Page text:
As a type-A perfectionist, goal-setting has always stressed me out. I would either sandbag myself to ensure I’d meet my goal or beat myself up over not being “good enough” to reach something more ambitious. Because I often tie my self-worth to performance, I become too paralyzed to attempt any new skill or hobby I don’t think I’d be naturally good at.
I know this isn’t a healthy mindset. It’s one that’s protective, self-sabotaging, and limiting. I’m constantly competing against myself towards become an unrealistically perfect human being. And for what? With some help from my therapists, I realized a lot of this comes from having OCPD, or Obsessive-Compulsive Personality Disorder.
Coupled with hearing Simon Sinek keynote a recent work conference, I cried with hope that I could reframe my way of thinking. In his newest book The Infinite Game, Sinek describes the difference between leading with a finite vs. infinite mindset:
Finite games, like football or chess, have known players, fixed rules, and a clear endpoint. The winners and losers are easily identified. In infinite games, like business or politics or life itself, the players come and go, the rules are changeable, and there is no defined endpoint. There are no winners or losers in an infinite game, there is only ahead and behind. Those of us who adopt an infinite mindset build stronger, more innovative and inspiring teams, organizations, careers and lives. Ultimately, those who live with an infinite mindset are the ones who lead the rest of us into the future.
This changed the way I saw life and validated many of my habits. Instead of seeing life as a series of wins and losses, I could instead focus on an infinite pursuit towards becoming the healthiest and happiest version of myself. The goal is to keep perpetuating the game and trend positively. I thought of a few key ways this has manifested itself in my life:
My involvement in Toastmasters is a great example of an infinite mindset I’ve always pursued. For me, winning speech contests and achieving designations, i.e. Distinguished Toastmaster (DTM), aren’t as rewarding as continuously serving in leadership roles that grow my skills as a leader and a person. Lifelong learning totally fits into the framework of an infinite mindset.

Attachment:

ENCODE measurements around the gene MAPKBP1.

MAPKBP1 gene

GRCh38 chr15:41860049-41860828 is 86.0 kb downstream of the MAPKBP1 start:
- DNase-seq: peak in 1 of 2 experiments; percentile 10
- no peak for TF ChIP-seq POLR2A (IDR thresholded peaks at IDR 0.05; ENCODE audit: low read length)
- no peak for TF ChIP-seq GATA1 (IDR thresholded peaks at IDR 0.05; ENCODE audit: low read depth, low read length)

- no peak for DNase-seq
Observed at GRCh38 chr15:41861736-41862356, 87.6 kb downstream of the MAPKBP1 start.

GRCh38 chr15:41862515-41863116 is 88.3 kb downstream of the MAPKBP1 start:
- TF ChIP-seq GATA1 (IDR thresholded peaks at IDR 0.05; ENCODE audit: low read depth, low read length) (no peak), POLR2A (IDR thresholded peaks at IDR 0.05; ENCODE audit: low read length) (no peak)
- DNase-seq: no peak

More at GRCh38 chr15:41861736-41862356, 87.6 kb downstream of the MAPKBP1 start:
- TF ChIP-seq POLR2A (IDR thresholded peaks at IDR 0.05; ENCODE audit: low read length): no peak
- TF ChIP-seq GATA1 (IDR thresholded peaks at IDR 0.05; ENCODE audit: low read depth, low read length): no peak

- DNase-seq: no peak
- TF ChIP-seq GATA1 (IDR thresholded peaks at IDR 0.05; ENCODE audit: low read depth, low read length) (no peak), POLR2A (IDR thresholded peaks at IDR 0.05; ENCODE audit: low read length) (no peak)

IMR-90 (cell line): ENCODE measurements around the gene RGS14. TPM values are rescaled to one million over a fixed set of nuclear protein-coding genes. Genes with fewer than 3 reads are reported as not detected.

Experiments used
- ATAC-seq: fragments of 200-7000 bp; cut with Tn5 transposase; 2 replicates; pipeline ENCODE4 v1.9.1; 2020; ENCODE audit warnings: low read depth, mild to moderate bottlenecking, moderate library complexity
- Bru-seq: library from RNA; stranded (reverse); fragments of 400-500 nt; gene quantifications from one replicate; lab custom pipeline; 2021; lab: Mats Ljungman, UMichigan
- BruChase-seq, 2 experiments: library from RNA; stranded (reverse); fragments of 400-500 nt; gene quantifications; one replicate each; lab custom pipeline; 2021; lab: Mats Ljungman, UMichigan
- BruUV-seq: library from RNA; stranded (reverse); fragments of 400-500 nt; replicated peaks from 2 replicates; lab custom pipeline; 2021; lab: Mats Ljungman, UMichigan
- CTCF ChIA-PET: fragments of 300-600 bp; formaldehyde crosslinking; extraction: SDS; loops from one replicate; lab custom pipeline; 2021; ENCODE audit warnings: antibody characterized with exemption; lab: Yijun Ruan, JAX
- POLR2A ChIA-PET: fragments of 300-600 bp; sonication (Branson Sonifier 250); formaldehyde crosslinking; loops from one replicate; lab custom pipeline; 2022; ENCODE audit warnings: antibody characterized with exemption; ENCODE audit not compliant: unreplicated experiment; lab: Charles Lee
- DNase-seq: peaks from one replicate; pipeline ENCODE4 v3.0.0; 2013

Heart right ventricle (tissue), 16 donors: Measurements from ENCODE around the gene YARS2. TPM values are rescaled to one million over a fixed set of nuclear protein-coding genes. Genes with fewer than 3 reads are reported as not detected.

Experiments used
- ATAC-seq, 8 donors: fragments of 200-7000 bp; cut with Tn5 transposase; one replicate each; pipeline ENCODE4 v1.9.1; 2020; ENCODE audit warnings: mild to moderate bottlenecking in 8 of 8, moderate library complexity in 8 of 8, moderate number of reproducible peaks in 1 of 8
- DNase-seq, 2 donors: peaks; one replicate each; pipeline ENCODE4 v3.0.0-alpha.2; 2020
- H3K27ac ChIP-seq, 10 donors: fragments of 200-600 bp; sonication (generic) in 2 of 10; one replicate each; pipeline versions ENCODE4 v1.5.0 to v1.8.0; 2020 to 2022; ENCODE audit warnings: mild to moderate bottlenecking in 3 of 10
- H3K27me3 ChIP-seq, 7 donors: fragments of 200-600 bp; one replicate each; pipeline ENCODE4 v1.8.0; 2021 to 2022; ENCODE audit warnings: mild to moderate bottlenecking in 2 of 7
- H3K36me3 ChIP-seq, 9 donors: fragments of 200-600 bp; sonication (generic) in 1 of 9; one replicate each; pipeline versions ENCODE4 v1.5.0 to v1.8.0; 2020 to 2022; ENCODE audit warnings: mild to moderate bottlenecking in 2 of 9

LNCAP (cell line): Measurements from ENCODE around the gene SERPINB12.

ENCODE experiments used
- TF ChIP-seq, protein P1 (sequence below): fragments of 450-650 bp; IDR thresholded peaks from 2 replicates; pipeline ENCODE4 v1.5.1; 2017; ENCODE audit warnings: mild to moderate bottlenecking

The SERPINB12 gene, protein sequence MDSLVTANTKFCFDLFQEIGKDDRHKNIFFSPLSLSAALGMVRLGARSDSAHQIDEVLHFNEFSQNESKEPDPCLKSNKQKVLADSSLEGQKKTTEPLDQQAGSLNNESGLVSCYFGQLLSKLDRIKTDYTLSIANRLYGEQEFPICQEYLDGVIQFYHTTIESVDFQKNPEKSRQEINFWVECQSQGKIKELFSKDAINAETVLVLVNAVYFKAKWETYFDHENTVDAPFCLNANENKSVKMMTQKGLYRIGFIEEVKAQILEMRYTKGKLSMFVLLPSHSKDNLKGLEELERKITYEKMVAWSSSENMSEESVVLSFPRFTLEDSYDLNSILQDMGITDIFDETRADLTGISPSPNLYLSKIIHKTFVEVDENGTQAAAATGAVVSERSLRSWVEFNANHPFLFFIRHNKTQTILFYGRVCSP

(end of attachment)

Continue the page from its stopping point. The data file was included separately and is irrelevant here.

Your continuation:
I’ve tried countless diets, exercise regimens, and ways of motivating myself to lose weight. Whenever I couldn’t meet my goal of burning 5 pounds in 2 weeks, I felt like a failure. Since I discovered pole dancing and focused on enjoying the activity, I’ve lost 2 inches off my waist. I realized as long as I’m trending positively in my pole progress and health journey, I’m happy.
MENTALLY & EMOTIONALLY
It’s painful to admit that my marriage came from a finite mindset–a box to be checked. Once I decided to pursue my own happiness and keep choosing love, I found myself in a relationship that’s gifted me with so much growth and prompted me to work on myself in a way I’ve always wanted to. And actually, non-monogamy is a type of infinite game if you really think about it.
Living my life through this lens has brought me more joy and alleviated the competitive pressure I’ve put on myself all these years. I kept burning out trying to win an unwinnable game, inflicting self-shame whenever I made a mistake or missed some arbitrary goal. What’s more gratifying is to keep fostering relationships with other humans and collaborate to improve the world.
I know I’ll never reach whatever perfect, infinite version of myself my brain is convinced exists, but I will certainly try my best every single day, and that’s self-worth to be proud of.